Film historian Eric Greene is interviewed and throughout offers analysis of the political context of each movie tying the scenes where Charlton Heston is tried by the close-minded council in Planet of the Apes to co-writer Michael Wilsons blacklisting by the McCarthy witch hunts during the 1950s; drawing parallels between the student protest scenes and the ape invasion of the Forbidden Zone in Beneath the Planet of the Apes to Vietnam era militarism and student unrest; and with much discussion spent on the analogy between the ape revolution in Conquest of the Planet of the Apes and the Watts Riots of the 1970s, with director J. Lee Thompson speaking about how the films greatest popularity was among Black audiences who cheered the apes on. (Interestingly, former 20th Century Fox head Richard D. Zanuck is present and denies any awareness of political subtext during the making of the films). A reasonable amount of time is spent on discussing how Conquest of the Planet of the Apes had to be cut for violent content and how the studio demanded that Caesars militant speech at the end be reedited into something more upbeat than was originally intended, ending as it now does on a note of pacifism and peaceful coexistence between apekind and humanity.
The two things that become apparent as shaping the vision of the Planet of the Apes series throughout are the studios insistence on reducing the budgets of the films and of increasingly tailoring the series towards a family audience it was these that tempered the starkness of the revolution in Conquest of the Planet of the Apes and ended up with screenwriter Paul Dehns much darker vision of the script for Battle for the Planet of the Apes dumped. The budgetary considerations are also evident in the reuse of the Planet of the Apes sets in Beneath the Planet of the Apes and with the use of photographic cutouts to represent the devastated New York City. J. Lee Thompson also points out how budgetary cuts required the shooting of much smaller scaled, tightly photographed battle scenes between the apes and mutants in Battle for the Planet of the Apes.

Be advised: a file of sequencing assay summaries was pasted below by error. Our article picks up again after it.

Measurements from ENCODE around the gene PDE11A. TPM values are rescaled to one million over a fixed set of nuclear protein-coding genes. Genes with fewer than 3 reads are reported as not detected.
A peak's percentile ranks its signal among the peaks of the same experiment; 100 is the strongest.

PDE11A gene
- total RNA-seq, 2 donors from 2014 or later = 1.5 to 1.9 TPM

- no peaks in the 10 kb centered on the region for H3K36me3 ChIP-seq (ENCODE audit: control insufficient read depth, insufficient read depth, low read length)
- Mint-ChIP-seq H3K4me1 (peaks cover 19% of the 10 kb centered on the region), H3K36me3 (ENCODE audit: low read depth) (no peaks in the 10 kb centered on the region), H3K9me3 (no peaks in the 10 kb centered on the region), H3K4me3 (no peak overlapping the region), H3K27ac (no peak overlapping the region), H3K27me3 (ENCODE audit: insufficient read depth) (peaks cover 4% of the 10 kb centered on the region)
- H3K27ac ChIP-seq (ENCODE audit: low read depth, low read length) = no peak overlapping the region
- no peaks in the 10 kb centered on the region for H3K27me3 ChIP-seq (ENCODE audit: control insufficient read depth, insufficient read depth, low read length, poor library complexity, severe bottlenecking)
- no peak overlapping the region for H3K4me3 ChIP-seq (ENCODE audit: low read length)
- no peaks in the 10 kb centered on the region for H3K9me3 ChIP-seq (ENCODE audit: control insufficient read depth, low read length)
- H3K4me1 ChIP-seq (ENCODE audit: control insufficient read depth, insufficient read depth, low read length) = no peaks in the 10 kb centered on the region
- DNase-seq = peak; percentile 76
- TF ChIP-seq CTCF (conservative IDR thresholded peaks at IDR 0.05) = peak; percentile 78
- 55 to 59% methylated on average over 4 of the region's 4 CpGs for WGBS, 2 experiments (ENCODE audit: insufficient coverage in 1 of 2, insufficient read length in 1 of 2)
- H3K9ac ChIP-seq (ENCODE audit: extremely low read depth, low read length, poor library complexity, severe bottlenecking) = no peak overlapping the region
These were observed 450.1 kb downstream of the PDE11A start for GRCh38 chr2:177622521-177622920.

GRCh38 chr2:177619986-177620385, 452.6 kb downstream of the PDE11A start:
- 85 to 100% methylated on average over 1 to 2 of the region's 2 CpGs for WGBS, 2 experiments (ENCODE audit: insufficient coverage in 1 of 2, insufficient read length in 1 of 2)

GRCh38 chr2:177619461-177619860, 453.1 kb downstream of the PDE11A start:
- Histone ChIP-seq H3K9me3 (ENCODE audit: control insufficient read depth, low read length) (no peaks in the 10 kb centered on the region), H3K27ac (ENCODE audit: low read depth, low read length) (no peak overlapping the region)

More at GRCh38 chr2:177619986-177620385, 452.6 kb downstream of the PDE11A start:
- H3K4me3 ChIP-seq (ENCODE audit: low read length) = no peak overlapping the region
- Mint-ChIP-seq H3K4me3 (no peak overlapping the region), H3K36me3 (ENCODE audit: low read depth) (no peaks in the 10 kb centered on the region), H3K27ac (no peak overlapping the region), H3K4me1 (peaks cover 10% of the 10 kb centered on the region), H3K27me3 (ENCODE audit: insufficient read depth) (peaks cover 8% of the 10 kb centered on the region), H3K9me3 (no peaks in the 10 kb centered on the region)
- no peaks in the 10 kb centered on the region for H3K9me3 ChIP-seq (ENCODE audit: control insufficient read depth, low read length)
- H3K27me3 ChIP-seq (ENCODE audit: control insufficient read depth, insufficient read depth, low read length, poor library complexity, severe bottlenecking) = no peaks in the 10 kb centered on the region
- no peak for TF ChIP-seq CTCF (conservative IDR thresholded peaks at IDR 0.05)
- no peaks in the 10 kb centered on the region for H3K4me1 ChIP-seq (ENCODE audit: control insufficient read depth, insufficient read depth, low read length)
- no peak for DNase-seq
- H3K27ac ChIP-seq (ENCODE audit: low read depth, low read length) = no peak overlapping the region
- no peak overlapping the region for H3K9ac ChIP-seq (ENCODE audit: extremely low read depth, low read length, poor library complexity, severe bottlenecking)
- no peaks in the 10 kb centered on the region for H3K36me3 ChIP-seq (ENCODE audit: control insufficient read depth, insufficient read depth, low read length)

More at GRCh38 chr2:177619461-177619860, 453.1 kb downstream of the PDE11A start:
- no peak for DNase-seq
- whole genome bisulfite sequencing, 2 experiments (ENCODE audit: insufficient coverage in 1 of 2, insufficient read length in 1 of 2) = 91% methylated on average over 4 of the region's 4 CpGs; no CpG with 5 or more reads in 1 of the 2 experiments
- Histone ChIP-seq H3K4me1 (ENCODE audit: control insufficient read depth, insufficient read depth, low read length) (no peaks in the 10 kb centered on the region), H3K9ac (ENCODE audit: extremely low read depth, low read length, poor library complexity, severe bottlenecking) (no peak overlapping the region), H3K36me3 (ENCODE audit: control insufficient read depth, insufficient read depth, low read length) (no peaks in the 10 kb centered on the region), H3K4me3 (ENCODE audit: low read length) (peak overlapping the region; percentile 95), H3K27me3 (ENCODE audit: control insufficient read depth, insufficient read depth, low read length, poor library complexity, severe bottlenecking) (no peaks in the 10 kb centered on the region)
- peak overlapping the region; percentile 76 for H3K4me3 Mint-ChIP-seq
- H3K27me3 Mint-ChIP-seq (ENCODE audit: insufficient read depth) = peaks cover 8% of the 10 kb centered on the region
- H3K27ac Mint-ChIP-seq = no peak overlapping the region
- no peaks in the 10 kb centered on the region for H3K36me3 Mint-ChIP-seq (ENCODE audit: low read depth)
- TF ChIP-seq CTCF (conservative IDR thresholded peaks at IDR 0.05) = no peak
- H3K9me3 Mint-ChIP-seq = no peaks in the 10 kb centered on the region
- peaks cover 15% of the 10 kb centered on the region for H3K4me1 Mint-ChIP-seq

The only real complaints that one could make about the documentary, aside from wishing there had been some coverage of the tv series, is the tendency of Roddy McDowalls wraparound narration towards what one could E! Entertainment banality where all other films are discussed are automatically awarded that status of wonderful classics. At least the documentary is more balanced when it comes to discussion of the films although one suspects it is somewhat kinder to Battle for the Planet of the Apes than the general public was. It all ends on an underwhelming final summation from McDowall: Can we expect more adventures on the Planet of the Apes? Perhaps the answer lies somewhere in the stars or here on Earth.